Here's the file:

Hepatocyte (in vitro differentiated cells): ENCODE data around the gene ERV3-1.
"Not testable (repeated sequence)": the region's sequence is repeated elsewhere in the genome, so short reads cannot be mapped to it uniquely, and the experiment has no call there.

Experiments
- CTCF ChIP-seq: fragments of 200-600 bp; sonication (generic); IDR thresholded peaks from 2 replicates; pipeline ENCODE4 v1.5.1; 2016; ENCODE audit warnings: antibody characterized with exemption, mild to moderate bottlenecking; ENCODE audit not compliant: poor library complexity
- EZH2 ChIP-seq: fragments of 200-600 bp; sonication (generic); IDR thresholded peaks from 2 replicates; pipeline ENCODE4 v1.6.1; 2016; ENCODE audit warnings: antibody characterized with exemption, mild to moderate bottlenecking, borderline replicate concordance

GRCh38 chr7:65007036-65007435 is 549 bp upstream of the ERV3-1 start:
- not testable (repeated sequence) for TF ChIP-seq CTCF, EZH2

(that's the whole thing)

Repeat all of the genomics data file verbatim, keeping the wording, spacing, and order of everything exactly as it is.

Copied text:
Hepatocyte (in vitro differentiated cells): ENCODE data around the gene ERV3-1.
"Not testable (repeated sequence)": the region's sequence is repeated elsewhere in the genome, so short reads cannot be mapped to it uniquely, and the experiment has no call there.

Experiments
- CTCF ChIP-seq: fragments of 200-600 bp; sonication (generic); IDR thresholded peaks from 2 replicates; pipeline ENCODE4 v1.5.1; 2016; ENCODE audit warnings: antibody characterized with exemption, mild to moderate bottlenecking; ENCODE audit not compliant: poor library complexity
- EZH2 ChIP-seq: fragments of 200-600 bp; sonication (generic); IDR thresholded peaks from 2 replicates; pipeline ENCODE4 v1.6.1; 2016; ENCODE audit warnings: antibody characterized with exemption, mild to moderate bottlenecking, borderline replicate concordance

GRCh38 chr7:65007036-65007435 is 549 bp upstream of the ERV3-1 start:
- not testable (repeated sequence) for TF ChIP-seq CTCF, EZH2